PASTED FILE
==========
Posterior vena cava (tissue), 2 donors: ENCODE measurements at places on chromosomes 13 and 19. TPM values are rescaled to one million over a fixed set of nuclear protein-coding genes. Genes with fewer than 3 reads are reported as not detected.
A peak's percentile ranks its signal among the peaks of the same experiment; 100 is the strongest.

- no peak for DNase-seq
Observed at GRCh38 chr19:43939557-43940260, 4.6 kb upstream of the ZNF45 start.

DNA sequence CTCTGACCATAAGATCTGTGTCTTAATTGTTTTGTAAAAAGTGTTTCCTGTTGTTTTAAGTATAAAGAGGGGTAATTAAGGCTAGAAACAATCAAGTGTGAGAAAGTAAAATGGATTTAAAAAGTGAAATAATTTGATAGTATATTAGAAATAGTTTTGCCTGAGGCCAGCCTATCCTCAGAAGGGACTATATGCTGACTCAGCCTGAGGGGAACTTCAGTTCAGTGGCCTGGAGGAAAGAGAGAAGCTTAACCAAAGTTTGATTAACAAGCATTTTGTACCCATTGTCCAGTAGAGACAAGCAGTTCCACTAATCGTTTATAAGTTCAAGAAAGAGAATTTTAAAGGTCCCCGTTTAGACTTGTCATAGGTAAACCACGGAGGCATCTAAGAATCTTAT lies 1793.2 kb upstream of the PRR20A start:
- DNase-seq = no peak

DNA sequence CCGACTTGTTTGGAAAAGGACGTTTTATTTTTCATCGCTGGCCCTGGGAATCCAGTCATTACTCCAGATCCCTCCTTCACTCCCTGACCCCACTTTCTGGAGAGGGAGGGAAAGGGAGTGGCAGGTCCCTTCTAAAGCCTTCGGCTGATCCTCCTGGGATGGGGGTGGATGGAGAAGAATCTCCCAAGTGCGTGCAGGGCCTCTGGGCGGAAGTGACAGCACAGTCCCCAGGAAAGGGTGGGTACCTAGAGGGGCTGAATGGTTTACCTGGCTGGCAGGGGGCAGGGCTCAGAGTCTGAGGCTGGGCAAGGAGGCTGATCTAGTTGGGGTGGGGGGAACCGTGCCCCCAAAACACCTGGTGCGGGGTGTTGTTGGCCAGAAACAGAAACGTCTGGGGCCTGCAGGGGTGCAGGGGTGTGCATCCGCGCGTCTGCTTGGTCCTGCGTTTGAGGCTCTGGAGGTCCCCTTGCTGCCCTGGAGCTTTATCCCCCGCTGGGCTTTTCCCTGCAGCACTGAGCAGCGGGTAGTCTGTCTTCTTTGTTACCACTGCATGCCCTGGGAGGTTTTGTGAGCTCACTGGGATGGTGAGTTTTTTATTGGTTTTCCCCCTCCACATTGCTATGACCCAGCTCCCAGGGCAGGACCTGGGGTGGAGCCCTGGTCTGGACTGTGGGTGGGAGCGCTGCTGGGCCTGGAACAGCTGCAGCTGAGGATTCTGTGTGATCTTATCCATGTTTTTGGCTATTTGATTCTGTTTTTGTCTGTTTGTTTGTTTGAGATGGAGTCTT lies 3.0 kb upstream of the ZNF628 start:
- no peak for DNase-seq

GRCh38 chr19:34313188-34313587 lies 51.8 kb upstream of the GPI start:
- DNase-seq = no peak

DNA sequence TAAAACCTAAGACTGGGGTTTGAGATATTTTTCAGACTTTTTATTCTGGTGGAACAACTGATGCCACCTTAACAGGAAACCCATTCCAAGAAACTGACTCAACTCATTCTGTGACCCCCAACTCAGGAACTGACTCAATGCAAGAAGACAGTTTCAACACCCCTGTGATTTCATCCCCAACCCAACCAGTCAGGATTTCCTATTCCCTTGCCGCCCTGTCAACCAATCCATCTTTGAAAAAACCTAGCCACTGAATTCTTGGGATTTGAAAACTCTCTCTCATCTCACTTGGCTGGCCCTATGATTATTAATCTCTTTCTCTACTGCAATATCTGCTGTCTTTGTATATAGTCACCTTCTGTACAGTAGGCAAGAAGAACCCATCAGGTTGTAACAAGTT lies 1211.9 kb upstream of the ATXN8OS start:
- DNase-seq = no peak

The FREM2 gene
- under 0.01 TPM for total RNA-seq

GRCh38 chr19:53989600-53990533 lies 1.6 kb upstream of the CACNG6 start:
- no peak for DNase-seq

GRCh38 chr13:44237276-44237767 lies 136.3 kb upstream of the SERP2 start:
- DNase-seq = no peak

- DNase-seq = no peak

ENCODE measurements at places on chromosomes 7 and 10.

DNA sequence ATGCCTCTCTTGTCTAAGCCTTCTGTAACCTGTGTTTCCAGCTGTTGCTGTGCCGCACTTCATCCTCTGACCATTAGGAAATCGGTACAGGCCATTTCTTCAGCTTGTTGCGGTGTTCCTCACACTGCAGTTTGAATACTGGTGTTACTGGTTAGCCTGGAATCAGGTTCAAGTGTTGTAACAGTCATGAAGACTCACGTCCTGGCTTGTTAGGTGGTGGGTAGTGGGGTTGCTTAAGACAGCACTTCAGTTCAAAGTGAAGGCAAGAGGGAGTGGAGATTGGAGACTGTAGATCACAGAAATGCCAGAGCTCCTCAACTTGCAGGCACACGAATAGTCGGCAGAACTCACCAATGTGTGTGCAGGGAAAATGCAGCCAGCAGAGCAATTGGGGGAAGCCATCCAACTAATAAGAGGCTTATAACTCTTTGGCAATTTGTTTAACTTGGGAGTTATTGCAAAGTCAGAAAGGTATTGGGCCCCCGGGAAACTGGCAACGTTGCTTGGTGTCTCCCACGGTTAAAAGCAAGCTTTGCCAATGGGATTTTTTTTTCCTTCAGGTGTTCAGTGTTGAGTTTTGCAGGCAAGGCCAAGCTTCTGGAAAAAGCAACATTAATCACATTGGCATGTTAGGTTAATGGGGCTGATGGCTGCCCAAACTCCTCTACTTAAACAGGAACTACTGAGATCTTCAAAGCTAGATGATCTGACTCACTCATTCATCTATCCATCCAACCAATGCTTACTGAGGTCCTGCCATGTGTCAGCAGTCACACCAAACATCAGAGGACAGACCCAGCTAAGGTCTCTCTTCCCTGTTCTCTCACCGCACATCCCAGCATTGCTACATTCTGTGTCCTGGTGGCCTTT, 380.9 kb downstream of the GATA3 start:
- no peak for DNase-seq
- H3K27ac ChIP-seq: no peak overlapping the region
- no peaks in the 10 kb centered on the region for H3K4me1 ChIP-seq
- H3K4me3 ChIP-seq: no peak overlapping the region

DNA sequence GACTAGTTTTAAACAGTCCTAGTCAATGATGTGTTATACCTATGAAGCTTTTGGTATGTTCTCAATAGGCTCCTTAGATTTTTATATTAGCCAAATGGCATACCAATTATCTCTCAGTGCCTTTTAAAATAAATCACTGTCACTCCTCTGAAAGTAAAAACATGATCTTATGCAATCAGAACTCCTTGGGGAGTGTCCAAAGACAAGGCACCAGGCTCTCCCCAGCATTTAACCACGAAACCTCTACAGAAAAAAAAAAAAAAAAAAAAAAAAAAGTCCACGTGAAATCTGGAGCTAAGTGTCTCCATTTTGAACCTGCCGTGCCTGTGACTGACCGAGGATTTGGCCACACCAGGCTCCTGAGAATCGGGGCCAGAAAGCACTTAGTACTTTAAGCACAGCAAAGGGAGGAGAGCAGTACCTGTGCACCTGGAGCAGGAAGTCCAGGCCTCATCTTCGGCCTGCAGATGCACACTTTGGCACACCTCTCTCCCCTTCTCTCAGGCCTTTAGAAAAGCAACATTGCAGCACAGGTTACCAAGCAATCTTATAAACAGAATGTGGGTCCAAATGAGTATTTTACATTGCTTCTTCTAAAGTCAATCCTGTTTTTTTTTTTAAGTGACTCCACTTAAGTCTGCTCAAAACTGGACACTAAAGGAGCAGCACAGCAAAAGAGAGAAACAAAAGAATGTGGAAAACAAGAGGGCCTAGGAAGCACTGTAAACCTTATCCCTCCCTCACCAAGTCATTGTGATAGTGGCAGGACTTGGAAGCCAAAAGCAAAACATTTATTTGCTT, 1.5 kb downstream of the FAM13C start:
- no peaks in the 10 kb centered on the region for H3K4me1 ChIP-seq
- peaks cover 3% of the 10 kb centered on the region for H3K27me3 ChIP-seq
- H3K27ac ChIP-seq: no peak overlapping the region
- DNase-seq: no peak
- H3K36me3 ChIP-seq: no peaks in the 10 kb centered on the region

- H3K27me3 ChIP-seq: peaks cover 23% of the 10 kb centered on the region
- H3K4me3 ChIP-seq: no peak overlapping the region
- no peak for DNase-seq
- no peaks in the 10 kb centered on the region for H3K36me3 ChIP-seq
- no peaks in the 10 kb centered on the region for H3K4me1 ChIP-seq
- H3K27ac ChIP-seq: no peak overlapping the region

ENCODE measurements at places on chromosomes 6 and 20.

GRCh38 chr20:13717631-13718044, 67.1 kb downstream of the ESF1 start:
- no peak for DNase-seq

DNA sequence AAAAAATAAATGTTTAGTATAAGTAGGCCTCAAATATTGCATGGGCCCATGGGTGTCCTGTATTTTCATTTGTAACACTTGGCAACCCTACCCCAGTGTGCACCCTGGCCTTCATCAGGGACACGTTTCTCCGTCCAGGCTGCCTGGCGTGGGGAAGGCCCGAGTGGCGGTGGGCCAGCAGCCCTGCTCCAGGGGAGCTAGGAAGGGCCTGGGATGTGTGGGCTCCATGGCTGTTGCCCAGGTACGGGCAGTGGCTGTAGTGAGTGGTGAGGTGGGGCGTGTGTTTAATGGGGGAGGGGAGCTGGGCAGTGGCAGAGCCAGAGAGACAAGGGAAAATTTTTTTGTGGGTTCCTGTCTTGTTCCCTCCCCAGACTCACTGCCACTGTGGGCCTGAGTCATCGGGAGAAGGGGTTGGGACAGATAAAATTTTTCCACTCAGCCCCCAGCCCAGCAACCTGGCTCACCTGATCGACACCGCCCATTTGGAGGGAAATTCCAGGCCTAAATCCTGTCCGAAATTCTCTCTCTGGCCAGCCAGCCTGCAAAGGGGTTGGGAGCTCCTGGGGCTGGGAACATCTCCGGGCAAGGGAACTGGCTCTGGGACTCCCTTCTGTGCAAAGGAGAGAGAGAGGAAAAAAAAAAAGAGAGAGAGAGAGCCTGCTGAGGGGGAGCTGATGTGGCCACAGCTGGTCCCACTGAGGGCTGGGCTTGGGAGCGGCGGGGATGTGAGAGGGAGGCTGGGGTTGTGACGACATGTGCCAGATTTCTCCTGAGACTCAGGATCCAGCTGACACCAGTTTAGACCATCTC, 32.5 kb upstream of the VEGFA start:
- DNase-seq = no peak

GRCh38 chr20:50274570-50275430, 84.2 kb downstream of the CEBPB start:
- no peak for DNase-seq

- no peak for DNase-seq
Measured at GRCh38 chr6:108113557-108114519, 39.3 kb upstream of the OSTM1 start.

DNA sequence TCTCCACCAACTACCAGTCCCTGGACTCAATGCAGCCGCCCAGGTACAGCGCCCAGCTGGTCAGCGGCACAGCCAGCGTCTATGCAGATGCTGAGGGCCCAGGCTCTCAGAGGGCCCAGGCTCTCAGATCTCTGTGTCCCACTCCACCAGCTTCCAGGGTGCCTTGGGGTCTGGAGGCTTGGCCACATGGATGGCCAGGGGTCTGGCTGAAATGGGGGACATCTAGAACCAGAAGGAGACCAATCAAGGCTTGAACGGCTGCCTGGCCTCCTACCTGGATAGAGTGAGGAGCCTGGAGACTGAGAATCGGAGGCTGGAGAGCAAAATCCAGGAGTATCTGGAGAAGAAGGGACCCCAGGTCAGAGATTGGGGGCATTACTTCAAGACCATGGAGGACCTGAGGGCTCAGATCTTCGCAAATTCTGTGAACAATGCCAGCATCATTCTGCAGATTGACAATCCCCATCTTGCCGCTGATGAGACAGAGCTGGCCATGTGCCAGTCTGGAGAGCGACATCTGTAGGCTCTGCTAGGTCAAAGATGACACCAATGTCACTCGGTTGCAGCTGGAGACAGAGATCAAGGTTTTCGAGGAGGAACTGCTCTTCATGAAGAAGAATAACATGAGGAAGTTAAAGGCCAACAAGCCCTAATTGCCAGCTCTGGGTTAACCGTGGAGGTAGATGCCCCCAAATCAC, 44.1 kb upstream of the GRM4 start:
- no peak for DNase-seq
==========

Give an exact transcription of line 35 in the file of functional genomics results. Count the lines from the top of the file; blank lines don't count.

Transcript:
- no peaks in the 10 kb centered on the region for H3K36me3 ChIP-seq